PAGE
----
Aphantasia makes it harder to visualize your past and future, study shows


Aphantasia makes it harder to visualize your past and future, study shows

A rare condition that causes people to be unable to picture images in their minds may have more far-reaching effects on the mind than we previously knew, scientists report.

Aphantasia, sometimes referred to as “mental blindness,” has been known since the 19th century, but has only received significant scientific attention in recent years.

These studies tell us more about how aphantasia manifests itself in humans, while also revealing new insights into the importance of mental imagery as part of other brain functions such as memory.

In 2020, a team of researchers led by cognitive neuroscientist Alexei Dawes from the University of New South Wales (UNSW) in Australia found that people with aphantasia showed a reduced ability to recall the past and imagine the future, additionally cause them to remember fewer dreams (and often with fewer details).

Now, in a new study, some of the same scientists have uncovered new evidence of the effects of aphantasia on our memory and ideas about the future.

“Episode memory and future prediction are functionally similar,” says Dawes, now a researcher at the RIKEN Center for Brain Science in Japan. explained in a Twitter thread about the new knowledge.

“Both are everyday cognitive processes that involve the reconstructive simulation of events and scenes, typically accompanied by anecdotally vivid online sensory replays (or ‘preplay’) in the form of visual imagery.”

While these internal visual images are something our minds constantly conjure up, we still don’t know much about how these images affect our ability to actually recall episodes from the past.

To investigate this, Dawes and other researchers conducted an experiment with about 60 participants, half of whom suffered from aphantasia while the other half were people without the condition, who acted as a control group.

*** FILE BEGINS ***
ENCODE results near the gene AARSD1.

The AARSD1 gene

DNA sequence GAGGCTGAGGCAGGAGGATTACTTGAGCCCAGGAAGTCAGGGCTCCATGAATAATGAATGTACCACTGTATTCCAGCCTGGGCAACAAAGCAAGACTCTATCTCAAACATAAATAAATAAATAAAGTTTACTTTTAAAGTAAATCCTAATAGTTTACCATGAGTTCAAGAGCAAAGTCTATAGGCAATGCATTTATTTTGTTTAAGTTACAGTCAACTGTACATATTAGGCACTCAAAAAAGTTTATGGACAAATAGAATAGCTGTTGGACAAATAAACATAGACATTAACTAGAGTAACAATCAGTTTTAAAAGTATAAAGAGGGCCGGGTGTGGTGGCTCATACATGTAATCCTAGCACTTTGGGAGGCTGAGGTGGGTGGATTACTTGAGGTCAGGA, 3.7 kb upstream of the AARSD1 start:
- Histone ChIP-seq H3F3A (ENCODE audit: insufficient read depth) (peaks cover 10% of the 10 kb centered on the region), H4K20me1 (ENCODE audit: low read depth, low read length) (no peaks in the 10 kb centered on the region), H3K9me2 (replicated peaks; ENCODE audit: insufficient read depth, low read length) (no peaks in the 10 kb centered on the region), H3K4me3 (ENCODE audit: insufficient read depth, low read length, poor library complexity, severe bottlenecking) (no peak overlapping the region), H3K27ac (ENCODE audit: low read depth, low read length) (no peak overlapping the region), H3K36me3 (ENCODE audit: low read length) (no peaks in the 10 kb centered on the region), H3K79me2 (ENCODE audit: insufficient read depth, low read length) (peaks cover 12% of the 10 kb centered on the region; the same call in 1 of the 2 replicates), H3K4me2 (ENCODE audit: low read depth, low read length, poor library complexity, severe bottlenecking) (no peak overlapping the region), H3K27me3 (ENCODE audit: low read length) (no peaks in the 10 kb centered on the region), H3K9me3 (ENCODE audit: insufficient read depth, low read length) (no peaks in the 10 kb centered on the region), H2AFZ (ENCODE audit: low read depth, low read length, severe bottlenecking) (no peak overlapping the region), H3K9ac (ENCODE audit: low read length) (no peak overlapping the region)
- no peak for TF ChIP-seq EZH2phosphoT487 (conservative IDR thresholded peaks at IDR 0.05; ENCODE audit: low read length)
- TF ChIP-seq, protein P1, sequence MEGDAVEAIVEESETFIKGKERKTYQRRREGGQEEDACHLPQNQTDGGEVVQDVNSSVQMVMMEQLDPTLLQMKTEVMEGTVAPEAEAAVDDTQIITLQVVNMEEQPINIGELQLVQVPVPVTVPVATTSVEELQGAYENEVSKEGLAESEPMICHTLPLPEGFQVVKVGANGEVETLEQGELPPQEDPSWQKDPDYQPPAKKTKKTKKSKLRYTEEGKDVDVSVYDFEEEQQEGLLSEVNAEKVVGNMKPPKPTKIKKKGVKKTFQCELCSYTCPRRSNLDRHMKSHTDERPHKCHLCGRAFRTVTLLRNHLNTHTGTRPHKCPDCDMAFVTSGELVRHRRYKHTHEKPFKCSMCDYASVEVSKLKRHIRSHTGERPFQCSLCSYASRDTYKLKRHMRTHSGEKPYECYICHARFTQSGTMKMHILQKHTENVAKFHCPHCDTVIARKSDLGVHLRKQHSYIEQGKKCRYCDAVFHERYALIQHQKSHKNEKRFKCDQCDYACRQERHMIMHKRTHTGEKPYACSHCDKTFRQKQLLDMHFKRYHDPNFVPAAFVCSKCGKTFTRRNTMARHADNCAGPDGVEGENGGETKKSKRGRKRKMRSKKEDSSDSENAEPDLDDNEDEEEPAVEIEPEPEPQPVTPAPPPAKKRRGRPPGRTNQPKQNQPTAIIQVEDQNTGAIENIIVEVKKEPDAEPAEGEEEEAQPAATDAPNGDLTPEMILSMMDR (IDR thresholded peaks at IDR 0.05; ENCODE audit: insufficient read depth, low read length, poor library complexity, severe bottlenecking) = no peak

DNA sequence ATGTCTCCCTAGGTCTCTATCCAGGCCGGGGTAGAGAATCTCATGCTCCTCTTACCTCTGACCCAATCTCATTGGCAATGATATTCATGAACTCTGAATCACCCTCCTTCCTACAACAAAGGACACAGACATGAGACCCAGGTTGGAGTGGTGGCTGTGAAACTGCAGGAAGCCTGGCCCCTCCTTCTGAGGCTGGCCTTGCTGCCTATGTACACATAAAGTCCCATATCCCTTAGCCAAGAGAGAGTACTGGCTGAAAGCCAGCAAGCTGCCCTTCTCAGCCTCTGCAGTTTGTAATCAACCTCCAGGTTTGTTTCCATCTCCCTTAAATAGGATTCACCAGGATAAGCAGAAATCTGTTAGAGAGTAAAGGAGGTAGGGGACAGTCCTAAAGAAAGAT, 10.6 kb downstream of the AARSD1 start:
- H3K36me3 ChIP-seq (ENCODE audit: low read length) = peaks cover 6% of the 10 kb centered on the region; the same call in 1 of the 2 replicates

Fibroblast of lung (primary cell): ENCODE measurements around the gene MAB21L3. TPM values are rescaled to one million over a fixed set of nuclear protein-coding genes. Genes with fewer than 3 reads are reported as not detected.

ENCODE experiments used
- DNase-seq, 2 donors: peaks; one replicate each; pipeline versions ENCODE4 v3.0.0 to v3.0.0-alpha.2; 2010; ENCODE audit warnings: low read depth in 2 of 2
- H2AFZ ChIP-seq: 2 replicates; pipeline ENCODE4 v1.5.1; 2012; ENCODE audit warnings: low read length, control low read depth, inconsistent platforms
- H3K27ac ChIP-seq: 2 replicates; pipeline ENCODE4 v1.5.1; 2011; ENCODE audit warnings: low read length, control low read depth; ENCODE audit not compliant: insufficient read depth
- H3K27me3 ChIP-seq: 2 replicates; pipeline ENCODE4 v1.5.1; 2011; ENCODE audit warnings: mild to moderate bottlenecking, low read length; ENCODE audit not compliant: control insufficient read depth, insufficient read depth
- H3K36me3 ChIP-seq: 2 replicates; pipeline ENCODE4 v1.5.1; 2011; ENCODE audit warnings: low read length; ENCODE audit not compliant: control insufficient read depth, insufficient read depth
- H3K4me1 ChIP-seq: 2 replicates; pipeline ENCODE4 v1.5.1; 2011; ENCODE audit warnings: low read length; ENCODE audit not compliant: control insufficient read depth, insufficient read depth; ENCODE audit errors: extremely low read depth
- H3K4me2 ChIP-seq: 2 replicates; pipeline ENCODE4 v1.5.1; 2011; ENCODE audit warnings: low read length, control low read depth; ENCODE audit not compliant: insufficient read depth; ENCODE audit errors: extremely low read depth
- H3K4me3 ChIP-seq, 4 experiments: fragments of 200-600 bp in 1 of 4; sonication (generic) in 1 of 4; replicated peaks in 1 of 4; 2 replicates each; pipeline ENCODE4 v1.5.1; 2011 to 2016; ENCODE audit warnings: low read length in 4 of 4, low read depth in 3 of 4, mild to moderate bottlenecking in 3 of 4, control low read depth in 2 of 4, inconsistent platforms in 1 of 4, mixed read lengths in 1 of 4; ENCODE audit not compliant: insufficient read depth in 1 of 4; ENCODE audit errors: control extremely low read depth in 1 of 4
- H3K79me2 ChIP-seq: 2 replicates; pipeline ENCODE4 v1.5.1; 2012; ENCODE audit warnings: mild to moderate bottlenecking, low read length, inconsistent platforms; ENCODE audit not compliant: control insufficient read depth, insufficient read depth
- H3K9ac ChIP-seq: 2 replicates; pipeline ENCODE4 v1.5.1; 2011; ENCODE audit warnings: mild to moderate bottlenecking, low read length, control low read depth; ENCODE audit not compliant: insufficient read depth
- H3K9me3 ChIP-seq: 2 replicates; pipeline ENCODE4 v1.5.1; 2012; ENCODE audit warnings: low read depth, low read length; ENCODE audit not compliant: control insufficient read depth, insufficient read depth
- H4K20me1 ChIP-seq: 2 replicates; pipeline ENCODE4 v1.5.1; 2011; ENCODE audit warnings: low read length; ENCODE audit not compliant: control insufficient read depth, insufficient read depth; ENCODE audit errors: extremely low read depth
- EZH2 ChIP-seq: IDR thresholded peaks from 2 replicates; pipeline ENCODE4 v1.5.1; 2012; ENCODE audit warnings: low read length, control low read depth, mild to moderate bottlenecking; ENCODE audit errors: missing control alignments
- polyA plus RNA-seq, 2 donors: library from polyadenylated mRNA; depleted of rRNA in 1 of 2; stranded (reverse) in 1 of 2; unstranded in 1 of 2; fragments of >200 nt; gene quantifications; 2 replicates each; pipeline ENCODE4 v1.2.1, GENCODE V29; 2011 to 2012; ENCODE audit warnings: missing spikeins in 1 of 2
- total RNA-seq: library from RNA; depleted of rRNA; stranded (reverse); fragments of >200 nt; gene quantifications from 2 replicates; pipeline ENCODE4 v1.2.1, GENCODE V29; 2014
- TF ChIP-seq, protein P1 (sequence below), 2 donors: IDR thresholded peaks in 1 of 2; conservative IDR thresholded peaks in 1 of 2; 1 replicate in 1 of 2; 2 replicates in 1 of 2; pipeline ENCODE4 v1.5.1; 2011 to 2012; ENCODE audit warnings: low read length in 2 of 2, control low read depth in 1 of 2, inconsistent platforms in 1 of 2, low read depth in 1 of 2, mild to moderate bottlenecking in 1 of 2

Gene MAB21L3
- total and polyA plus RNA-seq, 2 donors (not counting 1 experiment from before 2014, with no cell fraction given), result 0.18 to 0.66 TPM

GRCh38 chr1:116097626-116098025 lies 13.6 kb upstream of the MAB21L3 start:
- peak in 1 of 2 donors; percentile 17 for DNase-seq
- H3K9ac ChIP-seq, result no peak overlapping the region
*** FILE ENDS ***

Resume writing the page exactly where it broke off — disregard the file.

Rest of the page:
In the experiment, participants completed an adapted version of the autobiographical interview, a test designed to assess components of autobiographical memory in adults.

In the version conducted here, participants were asked to recall six life events (real memories) and imagine six hypothetical future events based on word cues, providing detailed written descriptions of each.

The results showed that aphantastic participants generated significantly less episodic detail than participants in the control group for both past and future events.

These included significantly weaker visual imagery, object imagery, and scene imagery, the researchers noted, but found that people with aphantasia performed similarly to controls on spatial imagery ability.

“Most importantly, the current study provides the first robust behavioral evidence that the absence of visual imagery is associated with a significantly reduced ability to simulate the past and construct the future,” the researchers write.

“Aphantastic participants generated significantly less internal detail than controls, regardless of temporal direction, indicating that their event descriptions were less episodic rich and specific than participants with visual images.”

Although we can’t yet estimate the magnitude of the impact, the researchers say the ability to create visual images is important in the mental construction of events, whether it’s reconstructing real-life memories or imagining scenarios that did not take place.

The fact that both past memories and imaginary future expectations are equally affected could support the so-called constructive episodic simulation hypothesis, which posits that future exploration is a cognitive process that stitches fragments of past memories together to paint a picture of possible future events.

“According to this report, internal ‘re-experiencing’ and ‘pre-experiencing’ events should both involve the recombination of stored perceptual, spatio-temporal and conceptual information and therefore rely on similar cognitive processes – including mental images,” the researchers explain.

Of course, this does not mean that people with aphantasia cannot do this remember past events or imagine future ones, the researchers note.

But it appears that their ability to construct or reconstruct these internal scenes is reduced compared to people without the condition, whose ability to rely on a larger set of mental visual images gives them an advantage in unlocking memories seem to provide.

There’s still so much we don’t know about how this state works, but studies like this help fill in the details — not just about aphantasia, but about how memory and visual imagery intersect (or Not). our heads.

“The interactions between visual imagery, the construction of episodic events, and autobiographical memory are likely to be complex, and are further complicated by the myriad individual differences that moderate each of these cognitive processes,” the researchers write.

“However, Aphantasia provides a unique model to begin exploring these interactions and to build a broader taxonomy of cognitive simulation in the human brain.”

The results are reported in Understanding.

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